Entergy announces early closure of Pilgrim nuclear power station in 2019 but continued operation means a more dangerous nuke in the interim
Entergy announced that because its Pilgrim nuclear power station in Plymouth, MA is losing more than $40 million annually, it has decided to close the reactor no later than June 1, 2019 rather than 2032 as relicensed. That's not half the story. Beyond Nuclear issued its statement the same day Entergy announced the project closure.
Now that the profit motive is increasingly lost upon nuclear power's misadventures, the danger from the continued operation of reactors like the Pilgrim is amplified.
The New Orleans-based nuclear utility is closing the 728 megawatt General Electric boiling water reactor early not only because of its failing economics but also the mounting costs of operating a fixer-up Fukushima-style reactor. However, in order to run the reactor nearly four more years with one more refuleing, Entergy would have to get permission from the US Nuclear Regulatory Commission (NRC) to operate the reactor without a major required safety modification that is now part of Pilgrim's operating license put there by a federal Order issued by the Commission on June 6, 2013 and finalized on August 19, 2015.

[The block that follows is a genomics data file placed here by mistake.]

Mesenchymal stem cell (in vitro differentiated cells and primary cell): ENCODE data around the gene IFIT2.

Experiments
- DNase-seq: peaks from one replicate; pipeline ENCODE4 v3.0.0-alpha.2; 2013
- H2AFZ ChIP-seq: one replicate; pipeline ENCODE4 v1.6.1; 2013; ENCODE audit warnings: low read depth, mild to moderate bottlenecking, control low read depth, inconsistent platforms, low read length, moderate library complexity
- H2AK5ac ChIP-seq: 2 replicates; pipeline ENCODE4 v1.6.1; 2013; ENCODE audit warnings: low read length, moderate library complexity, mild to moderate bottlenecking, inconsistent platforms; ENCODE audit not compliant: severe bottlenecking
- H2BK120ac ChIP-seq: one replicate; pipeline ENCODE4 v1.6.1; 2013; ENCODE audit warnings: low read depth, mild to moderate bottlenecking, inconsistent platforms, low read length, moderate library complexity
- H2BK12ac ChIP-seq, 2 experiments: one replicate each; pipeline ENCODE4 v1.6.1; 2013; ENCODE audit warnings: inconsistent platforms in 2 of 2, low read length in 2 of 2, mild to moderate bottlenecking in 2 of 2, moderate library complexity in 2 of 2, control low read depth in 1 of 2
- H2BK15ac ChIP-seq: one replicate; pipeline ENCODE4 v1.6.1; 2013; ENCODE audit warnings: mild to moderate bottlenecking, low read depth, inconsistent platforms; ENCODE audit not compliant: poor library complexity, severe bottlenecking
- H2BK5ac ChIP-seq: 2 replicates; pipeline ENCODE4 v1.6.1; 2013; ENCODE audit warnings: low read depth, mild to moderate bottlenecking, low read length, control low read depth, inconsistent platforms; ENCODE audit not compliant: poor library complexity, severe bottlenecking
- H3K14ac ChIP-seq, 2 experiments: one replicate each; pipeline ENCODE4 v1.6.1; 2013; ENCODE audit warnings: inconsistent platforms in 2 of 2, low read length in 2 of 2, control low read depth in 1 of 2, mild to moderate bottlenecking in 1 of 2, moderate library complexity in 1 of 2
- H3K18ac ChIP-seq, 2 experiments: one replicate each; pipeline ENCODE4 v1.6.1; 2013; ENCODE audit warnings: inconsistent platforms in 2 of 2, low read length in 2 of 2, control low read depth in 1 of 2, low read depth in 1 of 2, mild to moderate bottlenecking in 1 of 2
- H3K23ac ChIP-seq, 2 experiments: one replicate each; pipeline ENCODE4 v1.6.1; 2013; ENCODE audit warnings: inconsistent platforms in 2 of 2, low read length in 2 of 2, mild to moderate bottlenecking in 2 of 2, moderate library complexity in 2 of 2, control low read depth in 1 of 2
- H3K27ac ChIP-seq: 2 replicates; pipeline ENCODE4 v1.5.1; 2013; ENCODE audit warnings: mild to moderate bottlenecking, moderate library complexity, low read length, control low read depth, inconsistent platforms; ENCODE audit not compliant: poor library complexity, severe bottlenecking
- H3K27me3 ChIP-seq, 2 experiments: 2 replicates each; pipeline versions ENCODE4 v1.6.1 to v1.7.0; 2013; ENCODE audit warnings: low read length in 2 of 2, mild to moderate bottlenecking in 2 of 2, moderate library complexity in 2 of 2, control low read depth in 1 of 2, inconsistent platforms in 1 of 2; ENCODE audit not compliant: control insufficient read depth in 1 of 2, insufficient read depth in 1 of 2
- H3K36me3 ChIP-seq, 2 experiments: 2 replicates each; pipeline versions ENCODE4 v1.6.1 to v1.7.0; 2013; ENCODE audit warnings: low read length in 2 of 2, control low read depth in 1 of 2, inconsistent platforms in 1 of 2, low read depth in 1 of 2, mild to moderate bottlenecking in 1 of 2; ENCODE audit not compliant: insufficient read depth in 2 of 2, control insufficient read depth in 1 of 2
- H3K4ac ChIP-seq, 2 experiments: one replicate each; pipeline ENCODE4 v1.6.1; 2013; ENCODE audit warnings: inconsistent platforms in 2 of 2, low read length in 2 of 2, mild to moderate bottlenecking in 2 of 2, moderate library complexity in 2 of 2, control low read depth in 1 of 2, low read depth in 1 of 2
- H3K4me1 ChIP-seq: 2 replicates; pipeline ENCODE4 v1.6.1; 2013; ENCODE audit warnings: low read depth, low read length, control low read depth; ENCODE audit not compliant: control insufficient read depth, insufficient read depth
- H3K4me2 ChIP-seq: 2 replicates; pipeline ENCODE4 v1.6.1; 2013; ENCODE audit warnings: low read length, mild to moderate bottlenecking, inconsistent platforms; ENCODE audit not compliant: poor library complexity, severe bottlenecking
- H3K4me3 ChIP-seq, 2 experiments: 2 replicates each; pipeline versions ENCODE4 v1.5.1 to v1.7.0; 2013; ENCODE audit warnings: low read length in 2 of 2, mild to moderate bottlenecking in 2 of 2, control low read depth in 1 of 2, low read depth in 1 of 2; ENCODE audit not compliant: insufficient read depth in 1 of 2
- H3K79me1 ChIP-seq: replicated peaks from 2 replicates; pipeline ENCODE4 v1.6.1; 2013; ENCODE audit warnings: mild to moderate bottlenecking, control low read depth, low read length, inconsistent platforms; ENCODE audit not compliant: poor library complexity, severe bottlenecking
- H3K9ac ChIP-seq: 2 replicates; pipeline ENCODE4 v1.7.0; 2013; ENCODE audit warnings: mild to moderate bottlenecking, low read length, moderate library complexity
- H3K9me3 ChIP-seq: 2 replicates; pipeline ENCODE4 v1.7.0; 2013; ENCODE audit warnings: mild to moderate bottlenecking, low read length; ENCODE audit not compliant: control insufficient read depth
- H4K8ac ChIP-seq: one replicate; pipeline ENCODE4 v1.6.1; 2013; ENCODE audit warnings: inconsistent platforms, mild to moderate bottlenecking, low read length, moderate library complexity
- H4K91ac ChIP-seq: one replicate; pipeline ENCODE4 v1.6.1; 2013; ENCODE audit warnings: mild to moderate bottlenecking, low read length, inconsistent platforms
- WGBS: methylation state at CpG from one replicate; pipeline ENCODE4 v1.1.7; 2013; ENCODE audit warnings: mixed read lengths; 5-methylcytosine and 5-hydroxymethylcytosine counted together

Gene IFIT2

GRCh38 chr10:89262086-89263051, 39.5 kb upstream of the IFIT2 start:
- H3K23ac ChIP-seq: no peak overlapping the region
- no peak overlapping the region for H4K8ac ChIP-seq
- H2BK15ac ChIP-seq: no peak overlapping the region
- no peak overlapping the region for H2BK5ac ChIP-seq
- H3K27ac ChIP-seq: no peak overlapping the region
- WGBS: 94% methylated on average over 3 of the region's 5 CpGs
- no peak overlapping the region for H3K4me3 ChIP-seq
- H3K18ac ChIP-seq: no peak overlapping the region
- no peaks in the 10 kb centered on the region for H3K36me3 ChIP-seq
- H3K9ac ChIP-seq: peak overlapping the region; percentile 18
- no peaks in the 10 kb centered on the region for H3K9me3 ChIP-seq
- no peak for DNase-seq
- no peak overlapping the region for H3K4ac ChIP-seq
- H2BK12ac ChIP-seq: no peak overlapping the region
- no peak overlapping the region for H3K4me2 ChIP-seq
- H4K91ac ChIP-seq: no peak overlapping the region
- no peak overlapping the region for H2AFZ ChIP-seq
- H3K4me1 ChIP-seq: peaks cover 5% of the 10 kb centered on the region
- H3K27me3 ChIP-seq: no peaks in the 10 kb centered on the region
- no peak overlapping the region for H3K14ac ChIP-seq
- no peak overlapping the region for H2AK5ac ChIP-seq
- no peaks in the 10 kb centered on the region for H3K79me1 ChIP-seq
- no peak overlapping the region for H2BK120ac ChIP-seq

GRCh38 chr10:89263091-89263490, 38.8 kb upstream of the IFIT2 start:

Entergy's effort to stanch Pilgrim's financial hemorraghing means that the company will try to avoid a costly upgrade (in the range of $15 million) to its fatally flawed GE Mark I containment system; a system identical to those that failed under severe accident conditions at Japan's Fukushima Daiichi nuclear power station. The first modification (Phase 1) for a "severe accident capable" containment vent is required to be installed before the reactor would be allowed to restart following its May 2017 refueling outage. Entergy may in fact permanently close sooner (Summer 2017) rather than risk a fight.